In 2015, there was a great increase in lifelong learning, when 27.5% of the population aged 25-64 took part, either in school or with an instructor, 45,700 persons. This is an increase of 3,600 persons and 1.9 percentage points from 2014. The share of the population aged 25-64 taking part in lifelong learning increased somewhat since 2003. In 2003, 22.2% of the population took part in lifelong learning but the proportion was greatest in 2006 when it was 27.6%. The participation in lifelong learning in 2015 is again approaching the level of 2006.

When examining the 16-74 year olds, 75,300 persons attended lifelong learning in 2015, 32.5% of the population in that age group, an increase of 4,500 persons and 1.6 percentage points from the previous year.

Participation in lifelong learning increases with education
Almost 38% of people with tertiary education took part in lifelong learning in 2015, but only around 17% of people with basic education. The proportion of those taking part in lifelong learning increased most from the previous year among persons with tertiary education, but less among persons who have only completed basic education.

The proportion of women taking part in lifelong learning is higher than the proportion of men. In 2015, 32.1% of women aged 25-64 took part in some type of education, including those who attended school, but 23.0% of men. Women were proportionally more numerous among those attending courses, students in school and among those in other types of learning, irrespective of educational attainment.

More than 31 thousand attended courses, lectures or conferences
A total of 31,400 persons took part in lifelong learning outside of school in 2015, e.g. attended courses, lectures or conferences; 18.9% of the 25-64 year old population. Around 16,500 25-64 year olds attended a course and 17,500 took part in other learning with an instructor outside of schools. Lifelong learning outside of formal education is attended more by those who are more educated. Among those who had completed tertiary education, 27.7% took part in lifelong learning outside of school, 14.9% of those who had completed upper secondary education and 11.1% of those who had only completed basic education. In addition, 19,500 25-64 year olds attended school.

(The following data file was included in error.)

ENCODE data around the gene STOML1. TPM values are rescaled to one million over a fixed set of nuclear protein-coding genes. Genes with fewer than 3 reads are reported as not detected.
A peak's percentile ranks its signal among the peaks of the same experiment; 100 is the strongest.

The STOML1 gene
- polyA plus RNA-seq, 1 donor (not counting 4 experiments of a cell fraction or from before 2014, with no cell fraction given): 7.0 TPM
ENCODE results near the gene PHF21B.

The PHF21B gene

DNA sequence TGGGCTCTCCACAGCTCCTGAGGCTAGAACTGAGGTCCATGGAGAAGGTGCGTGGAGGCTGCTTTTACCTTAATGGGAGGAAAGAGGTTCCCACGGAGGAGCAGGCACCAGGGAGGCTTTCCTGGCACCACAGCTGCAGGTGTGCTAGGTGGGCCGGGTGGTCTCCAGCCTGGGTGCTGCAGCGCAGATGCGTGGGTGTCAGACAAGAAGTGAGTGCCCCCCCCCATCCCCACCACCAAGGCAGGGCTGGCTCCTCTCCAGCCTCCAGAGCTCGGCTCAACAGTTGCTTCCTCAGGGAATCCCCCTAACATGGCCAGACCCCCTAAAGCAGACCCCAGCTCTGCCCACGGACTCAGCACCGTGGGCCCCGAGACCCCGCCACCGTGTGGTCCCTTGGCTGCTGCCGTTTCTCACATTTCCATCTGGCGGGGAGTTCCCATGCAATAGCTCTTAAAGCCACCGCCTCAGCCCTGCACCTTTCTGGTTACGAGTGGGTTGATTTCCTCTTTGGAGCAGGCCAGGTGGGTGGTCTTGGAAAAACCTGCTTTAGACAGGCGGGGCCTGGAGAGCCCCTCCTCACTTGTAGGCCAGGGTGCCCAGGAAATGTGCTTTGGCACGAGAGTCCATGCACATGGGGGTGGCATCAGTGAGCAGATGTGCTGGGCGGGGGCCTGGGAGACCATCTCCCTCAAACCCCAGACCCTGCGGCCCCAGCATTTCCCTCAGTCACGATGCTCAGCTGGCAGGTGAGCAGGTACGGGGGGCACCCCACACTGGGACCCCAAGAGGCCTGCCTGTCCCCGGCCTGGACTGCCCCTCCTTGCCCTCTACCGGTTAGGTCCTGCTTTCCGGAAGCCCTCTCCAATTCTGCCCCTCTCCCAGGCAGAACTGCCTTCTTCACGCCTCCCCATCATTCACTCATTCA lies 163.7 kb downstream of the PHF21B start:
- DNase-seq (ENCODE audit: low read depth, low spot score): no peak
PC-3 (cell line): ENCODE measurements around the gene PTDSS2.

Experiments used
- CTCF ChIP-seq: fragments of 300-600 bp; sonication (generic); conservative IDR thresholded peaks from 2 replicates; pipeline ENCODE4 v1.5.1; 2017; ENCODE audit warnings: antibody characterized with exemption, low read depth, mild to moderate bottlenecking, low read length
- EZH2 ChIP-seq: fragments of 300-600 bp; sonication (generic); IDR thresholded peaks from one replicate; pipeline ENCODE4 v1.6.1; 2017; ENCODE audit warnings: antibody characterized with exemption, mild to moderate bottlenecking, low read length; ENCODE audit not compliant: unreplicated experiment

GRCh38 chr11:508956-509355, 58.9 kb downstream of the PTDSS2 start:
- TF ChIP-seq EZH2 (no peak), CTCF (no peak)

Almost 34% of unemployed took part in lifelong learning in 2015
Participation in lifelong learning among 25-64 year olds is proportionally greater among the unemployed and among those who are not in the labour force than among employed people. A total of 33.8% of unemployed 25-64 year olds took part in lifelong learning in 2015, 30.6% of those who were not in the labour force, and 27.0% of employed people. Lifelong learning includes formal education in school, and many young people, who are not in the labour force, are students.

Participation in lifelong learning is greater in Iceland than in most other European countries
Iceland was in fourth place among 33 European countries in participation in lifelong learning among 25-64 year olds in 2015. Only in Denmark (32.1%), Switzerland (31.3%) and Sweden (29.4%) was the rate of participation in lifelong learning greater than in Iceland. The average for the 28 member states in the European Union was 10.7%. Participation in lifelong learning is greater in northwestern Europe than in the southern and eastern parts of the continent.

About the data
The data are based on the Statistics Iceland Labour Force Survey. The Labour Force Survey is based on international definitions and standards. The sample frame includes all Icelandic and foreign citizens aged 16–74 who are registered in the National register of the population and are residing in Iceland. The total sample size in 2015 was 15,808. When those who had passed away and those who were living abroad had been deducted from the sample the net sample was 15,417 persons. The total number of usable answers was 11,902 which correspond to a 77.2% response rate. All results have been weighted by age and sex.

Lifelong learning includes all types of education that a person attends, both formal education in school and education out of school, such as a course, lecture or a conference.

Statistics